AUTHOR: ORJI, NKEIRUKA MARY-KATE (MSc)
DEPARTMENT: DEPARTMENT OF PUBLIC HEALTH
AFFILIATION : FEDERAL UNIVERSITY OF TECNOLOGY OWERRI, NIGERIA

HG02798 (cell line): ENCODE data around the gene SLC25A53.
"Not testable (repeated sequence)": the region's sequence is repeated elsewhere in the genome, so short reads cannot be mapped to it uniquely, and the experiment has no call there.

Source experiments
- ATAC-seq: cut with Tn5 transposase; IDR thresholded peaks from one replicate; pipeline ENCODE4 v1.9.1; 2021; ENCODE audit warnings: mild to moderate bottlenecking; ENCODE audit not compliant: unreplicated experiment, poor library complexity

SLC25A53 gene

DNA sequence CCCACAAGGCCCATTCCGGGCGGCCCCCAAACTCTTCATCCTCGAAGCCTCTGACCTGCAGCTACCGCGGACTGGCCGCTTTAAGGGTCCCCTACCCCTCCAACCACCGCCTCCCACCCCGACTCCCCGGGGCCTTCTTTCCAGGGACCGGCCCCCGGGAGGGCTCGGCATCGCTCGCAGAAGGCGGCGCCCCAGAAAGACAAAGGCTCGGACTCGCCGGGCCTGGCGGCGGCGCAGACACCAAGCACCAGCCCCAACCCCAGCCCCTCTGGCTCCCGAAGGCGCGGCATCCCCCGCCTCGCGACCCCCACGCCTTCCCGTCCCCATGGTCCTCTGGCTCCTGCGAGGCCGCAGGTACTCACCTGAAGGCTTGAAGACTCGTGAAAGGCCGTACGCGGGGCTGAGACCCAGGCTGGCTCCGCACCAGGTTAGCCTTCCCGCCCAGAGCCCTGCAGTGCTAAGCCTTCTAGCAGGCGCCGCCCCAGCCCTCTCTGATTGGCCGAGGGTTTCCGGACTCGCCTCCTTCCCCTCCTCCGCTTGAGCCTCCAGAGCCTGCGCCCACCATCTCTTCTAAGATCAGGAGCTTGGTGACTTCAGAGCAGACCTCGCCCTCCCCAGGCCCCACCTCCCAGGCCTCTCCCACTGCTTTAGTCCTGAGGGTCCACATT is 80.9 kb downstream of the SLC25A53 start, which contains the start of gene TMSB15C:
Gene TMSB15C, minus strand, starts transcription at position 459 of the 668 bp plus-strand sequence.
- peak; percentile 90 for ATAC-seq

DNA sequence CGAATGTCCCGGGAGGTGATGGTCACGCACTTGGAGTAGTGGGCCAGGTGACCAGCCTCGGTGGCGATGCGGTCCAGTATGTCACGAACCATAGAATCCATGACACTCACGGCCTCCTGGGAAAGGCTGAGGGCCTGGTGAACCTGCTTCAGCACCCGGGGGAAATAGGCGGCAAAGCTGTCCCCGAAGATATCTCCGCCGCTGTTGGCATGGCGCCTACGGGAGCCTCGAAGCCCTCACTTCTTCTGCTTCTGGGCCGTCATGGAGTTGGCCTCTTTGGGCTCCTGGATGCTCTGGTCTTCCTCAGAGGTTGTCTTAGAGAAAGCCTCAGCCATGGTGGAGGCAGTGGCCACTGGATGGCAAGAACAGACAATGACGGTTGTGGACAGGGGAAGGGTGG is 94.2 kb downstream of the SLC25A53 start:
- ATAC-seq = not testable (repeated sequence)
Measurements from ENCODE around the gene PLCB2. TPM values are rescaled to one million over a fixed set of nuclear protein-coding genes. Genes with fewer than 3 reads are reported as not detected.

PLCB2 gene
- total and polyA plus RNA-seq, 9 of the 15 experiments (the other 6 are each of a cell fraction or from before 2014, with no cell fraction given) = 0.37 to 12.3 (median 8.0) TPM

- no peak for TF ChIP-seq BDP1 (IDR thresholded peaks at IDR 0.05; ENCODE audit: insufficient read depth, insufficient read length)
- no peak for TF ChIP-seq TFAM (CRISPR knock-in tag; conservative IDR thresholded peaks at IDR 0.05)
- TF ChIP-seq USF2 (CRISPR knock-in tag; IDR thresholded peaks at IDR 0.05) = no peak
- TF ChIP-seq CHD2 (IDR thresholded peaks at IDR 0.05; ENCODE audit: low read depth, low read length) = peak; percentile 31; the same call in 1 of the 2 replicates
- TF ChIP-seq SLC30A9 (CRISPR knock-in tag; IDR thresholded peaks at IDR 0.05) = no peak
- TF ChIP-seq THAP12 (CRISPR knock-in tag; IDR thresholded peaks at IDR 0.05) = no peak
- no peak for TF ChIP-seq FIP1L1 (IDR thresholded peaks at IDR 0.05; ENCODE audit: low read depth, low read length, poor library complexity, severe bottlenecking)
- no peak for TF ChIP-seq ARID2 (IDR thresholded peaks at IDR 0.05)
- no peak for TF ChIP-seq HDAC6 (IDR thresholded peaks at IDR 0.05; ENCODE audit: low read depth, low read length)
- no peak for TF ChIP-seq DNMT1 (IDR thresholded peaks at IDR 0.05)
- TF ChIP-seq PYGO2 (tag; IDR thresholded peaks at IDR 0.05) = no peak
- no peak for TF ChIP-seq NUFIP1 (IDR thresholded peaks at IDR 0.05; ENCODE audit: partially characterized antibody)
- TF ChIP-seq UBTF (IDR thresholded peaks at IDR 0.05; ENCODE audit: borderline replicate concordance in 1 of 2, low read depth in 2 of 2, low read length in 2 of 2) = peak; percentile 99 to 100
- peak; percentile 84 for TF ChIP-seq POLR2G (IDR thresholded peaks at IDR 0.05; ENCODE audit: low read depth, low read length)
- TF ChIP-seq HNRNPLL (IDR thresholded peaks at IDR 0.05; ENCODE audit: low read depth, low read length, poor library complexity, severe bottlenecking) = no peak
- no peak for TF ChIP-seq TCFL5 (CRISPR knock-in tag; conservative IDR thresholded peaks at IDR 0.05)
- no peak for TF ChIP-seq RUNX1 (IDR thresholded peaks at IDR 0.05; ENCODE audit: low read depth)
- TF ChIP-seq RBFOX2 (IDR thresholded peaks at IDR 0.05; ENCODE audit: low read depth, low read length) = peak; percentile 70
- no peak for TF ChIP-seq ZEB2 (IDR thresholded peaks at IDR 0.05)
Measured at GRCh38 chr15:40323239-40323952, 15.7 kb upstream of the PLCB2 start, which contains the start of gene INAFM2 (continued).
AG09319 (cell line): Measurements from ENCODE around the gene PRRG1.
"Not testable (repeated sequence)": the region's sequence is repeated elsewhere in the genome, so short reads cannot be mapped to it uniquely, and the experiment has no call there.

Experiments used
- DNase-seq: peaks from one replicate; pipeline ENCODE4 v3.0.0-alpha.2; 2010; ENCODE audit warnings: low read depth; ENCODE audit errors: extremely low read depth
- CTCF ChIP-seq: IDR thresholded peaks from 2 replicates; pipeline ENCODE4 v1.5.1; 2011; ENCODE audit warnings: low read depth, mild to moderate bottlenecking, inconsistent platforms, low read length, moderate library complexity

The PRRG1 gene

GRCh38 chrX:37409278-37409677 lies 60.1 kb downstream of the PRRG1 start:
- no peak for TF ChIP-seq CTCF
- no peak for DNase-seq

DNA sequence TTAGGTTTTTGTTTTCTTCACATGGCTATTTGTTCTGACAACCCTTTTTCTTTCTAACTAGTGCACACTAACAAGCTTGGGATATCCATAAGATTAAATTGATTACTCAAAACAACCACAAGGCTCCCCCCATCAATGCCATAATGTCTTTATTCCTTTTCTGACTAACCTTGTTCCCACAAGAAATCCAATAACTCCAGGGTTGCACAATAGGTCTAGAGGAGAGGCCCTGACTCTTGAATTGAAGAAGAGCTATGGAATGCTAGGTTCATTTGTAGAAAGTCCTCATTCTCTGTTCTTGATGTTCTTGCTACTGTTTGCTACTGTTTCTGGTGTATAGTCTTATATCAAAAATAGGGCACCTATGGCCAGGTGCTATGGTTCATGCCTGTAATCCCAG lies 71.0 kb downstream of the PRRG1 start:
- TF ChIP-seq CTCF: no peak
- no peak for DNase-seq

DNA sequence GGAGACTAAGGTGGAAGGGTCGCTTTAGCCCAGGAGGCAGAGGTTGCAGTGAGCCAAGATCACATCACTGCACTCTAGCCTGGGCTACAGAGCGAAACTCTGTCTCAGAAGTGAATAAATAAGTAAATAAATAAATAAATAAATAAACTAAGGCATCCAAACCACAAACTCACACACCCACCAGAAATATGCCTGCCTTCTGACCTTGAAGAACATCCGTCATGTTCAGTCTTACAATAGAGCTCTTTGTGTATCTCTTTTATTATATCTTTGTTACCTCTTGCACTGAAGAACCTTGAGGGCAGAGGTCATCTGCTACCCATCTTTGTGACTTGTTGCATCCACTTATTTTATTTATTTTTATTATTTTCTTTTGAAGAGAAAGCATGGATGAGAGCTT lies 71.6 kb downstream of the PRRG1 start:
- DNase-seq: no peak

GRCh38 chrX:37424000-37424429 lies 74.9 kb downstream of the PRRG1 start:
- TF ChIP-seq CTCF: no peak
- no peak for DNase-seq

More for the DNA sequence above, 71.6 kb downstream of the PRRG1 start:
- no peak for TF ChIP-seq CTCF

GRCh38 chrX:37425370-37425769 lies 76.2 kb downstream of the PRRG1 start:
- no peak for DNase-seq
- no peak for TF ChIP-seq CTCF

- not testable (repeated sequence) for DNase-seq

The study was conducted to investigate the impact of intestinal parasitic infection on nutritional status among school children aged 3-17years at Mmiata Anam in Anambra West-Local Government Area, Anambra State Nigeria. Stool samples of 580 children were collected and analyzed using normal saline and formal-ether concentration methods. Results showed that 339 (50.5%) tested positive for one or more parasites. The prevalence was higher in females with 181 (53.6%) than in males 158 (46.4%).The age group 7-10years had the highest prevalence(%). Intestinal parasitic infection was not significantly related to age and sex of the children (P>0.05). A significantly lower anthropometric figure was observed among the children. It was observed that of all the 339 persons who were infected, 274 (69.0%) persons had body mass index (BMI) less than the W.H.O. Standard indicating malnourishment while only 65 (35.5%) persons had BMI above W.H.O. Standard indicating they were well nourished. The wide and unrestricted spread of the infection was attributed to failure to wear foot wears to school, lack of functional toilet facilities, geophagia and preference of the pupils to defecate in the bush and around the school compounds. This has shown an index of the prevailing unhygienic environment, poor personal hygiene and poverty. In conclusion, provision of potable pipe borne water and good toilet facilities as well as health education programme can help improve the situation. Urgent need for deworming in all the public primary schools investigated is advocated.
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